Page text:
a.allocate(n, u) X::pointer Same as a.allocate(n). The use of u is unspecified, but it is intended as an aid to locality. a.allocate(n)
a.deallocate(p,n) (not used) All n T objects in the area pointed to by p shall be destroyed prior to this call. n shall match the value passed to allocate to obtain this memory. Does not throw exceptions. [ Note: p shall not be singular. — end note ]
a.max_size() X::size_type the largest value that can meaningfully be passed to X::allocate() numeric_limits<size_type>::max()
a1 == a2 bool returns true only if storage allocated from each can be deallocated via the other. operator== shall be reflexive, symmetric, and transitive, and shall not exit via an exception.
a1 != a2 bool same as !(a1 == a2)
a == b bool same as a == Y::rebind<T>::other(b)
a != b bool same as !(a == b)
X a1(a); Shall not exit via an exception.
post: a1 == a
X a(b); Shall not exit via an exception.
post: Y(a) == b, a == X(b)
X a1(move(a)); Shall not exit via an exception.
post: a1 equals the prior value of a.
X a(move(b)); Shall not exit via an exception.
post: a equals the prior value of X(b).
a.construct(c, args) (not used) Effect: Constructs an object of type C at c ::new ((void*)c) C(forward<Args>(args)...)
a.destroy(c) (not used) Effect: Destroys the object at c c->~C()
a.select_on_container_copy_construction() X Typically returns either a or X() return a;
X::propagate_on_container_copy_assignment Identical to or derived from true_type or false_type true_type only if an allocator of type X should be copied when the client container is copy-assigned. false_type
X::propagate_on_container_move_assignment Identical to or derived from true_type or false_type true_type only if an allocator of type X should be moved when the client container is move-assigned. false_type
X::propagate_on_- container_swap Identical to or derived from true_type or false_type true_type only if an allocator of type X should be swapped when the client container is swapped. false_type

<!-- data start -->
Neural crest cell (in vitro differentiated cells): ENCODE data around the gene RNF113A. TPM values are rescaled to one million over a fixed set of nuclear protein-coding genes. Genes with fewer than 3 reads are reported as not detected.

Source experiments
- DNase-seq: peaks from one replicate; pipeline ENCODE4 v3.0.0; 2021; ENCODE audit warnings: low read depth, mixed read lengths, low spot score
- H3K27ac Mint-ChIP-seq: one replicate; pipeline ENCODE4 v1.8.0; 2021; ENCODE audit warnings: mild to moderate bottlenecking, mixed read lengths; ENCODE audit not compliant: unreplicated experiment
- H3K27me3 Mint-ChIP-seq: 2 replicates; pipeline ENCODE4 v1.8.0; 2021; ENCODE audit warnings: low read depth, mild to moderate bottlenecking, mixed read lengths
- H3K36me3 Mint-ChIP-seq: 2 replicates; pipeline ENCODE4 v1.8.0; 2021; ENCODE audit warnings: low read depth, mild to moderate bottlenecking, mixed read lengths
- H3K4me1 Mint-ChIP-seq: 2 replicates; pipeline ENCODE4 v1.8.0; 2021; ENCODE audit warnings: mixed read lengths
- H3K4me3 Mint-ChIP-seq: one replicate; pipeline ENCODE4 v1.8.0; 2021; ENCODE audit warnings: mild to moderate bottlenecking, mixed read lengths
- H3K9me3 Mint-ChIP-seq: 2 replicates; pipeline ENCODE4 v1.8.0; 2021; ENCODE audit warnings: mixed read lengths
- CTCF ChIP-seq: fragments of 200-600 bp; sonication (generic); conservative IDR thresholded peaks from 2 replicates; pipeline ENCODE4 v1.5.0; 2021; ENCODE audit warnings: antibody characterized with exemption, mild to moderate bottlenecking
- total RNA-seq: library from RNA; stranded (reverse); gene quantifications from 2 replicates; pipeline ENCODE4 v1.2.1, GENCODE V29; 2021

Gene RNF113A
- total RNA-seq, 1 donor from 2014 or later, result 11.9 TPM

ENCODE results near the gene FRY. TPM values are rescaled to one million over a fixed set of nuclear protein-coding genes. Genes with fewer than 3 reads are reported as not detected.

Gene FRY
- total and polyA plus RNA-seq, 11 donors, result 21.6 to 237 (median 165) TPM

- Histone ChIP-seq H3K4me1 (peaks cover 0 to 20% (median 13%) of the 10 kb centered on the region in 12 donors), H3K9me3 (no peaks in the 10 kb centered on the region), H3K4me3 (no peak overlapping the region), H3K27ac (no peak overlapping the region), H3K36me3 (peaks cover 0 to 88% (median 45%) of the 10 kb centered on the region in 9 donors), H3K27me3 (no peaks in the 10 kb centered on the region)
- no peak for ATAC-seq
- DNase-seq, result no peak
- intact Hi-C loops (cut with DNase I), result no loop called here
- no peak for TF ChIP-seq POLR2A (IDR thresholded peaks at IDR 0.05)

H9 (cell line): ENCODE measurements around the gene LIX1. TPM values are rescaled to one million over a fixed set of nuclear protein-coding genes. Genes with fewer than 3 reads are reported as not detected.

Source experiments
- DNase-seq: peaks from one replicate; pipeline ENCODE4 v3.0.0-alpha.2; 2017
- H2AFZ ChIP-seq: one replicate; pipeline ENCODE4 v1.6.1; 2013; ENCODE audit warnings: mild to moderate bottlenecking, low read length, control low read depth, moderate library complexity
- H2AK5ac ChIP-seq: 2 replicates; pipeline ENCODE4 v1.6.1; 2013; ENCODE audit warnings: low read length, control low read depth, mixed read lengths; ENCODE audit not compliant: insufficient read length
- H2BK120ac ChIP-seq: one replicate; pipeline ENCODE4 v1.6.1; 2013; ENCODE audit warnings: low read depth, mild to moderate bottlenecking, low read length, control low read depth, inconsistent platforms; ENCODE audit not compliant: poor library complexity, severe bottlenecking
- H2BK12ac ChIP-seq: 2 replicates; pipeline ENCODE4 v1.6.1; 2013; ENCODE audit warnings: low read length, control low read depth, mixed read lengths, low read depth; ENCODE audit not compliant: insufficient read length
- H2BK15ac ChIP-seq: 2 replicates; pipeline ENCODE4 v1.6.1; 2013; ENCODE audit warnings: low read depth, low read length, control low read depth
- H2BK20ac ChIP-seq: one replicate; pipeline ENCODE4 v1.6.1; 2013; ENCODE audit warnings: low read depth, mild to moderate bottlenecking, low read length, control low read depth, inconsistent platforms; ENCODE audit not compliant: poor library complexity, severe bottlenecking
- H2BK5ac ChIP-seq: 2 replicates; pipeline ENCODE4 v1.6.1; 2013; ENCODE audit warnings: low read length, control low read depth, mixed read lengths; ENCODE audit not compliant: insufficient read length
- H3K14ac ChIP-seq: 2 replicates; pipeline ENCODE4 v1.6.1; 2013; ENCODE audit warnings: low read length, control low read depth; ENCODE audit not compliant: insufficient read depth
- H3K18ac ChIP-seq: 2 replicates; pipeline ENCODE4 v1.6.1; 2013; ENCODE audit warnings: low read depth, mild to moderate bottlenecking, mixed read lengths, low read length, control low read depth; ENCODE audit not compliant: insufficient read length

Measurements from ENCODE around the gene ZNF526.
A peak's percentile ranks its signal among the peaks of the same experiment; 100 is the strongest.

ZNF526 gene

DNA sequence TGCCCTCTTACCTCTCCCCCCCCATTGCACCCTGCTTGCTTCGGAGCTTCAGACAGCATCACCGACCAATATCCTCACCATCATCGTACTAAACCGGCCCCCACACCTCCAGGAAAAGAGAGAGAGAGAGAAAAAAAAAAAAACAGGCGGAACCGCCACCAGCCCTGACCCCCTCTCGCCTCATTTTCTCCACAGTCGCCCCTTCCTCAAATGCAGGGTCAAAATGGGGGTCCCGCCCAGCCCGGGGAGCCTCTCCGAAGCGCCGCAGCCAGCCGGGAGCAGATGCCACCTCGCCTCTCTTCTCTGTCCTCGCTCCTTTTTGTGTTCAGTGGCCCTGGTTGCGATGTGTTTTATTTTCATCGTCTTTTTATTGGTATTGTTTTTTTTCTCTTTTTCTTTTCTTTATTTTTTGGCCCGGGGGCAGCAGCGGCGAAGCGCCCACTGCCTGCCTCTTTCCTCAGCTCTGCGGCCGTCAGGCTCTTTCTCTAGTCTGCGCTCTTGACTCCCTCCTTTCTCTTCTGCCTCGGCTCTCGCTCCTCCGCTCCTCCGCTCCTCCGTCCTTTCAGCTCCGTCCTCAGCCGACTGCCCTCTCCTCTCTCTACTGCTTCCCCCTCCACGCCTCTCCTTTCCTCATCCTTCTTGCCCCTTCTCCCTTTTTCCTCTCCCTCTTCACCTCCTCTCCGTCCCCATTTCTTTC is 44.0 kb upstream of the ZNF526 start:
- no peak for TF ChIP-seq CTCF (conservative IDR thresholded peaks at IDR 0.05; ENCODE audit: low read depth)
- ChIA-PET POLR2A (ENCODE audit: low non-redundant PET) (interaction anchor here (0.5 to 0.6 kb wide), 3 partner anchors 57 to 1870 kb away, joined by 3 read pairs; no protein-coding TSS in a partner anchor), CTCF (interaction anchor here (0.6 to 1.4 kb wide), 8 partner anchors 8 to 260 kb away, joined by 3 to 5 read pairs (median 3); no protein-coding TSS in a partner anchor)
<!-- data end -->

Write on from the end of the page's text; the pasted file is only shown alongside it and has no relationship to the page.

Note A: The member class template rebind in the table above is effectively a typedef template. [ Note: In general, if the name Allocator is bound to SomeAllocator<T>, then Allocator::rebind<U>::other is the same type as SomeAllocator<U>, where SomeAllocator<T>::value_type is T and SomeAllocator<U>::value_type is U.  — end note ] If Allocator is a class template instantiation of the form SomeAllocator<T, Args>, where Args is zero or more type arguments, and Allocator does not supply a rebind member template, the standard allocator_traits template uses SomeAllocator<U, Args> in place of Allocator::rebind<U>::other by default. For allocator types that are not template instantiations of the above form, no default is provided.

The X::pointer, X::const_pointer, X::void_pointer, and X::const_void_pointer types shall satisfy the requirements of NullablePointer ([nullablepointer.requirements]). No constructor, comparison operator, copy operation, move operation, or swap operation on these types shall exit via an exception. X::pointer and X::const_pointer shall also satisfy the requirements for a random access iterator ([iterator.requirements]).

An allocator may constrain the types on which it can be instantiated and the arguments for which its construct member may be called. If a type cannot be used with a particular allocator, the allocator class or the call to construct may fail to instantiate.

Example: the following is an allocator class template supporting the minimal interface that satisfies the requirements of Table [tab:utilities.allocator.requirements]:

template <class Tp>
struct SimpleAllocator {
  typedef Tp value_type;
  SimpleAllocator(ctor args);

  template <class T> SimpleAllocator(const SimpleAllocator<T>& other);

  Tp *allocate(std::size_t n);
  void deallocate(Tp *p, std::size_t n);

 — end example ]

If the alignment associated with a specific over-aligned type is not supported by an allocator, instantiation of the allocator for that type may fail. The allocator also may silently ignore the requested alignment. [ Note: Additionally, the member function allocate for that type may fail by throwing an object of type std::bad_alloc. — end note ]

It is intended that a.allocate be an efficient means of allocating a single object of type T, even when sizeof(T) is small. That is, there is no need for a container to maintain its own free list.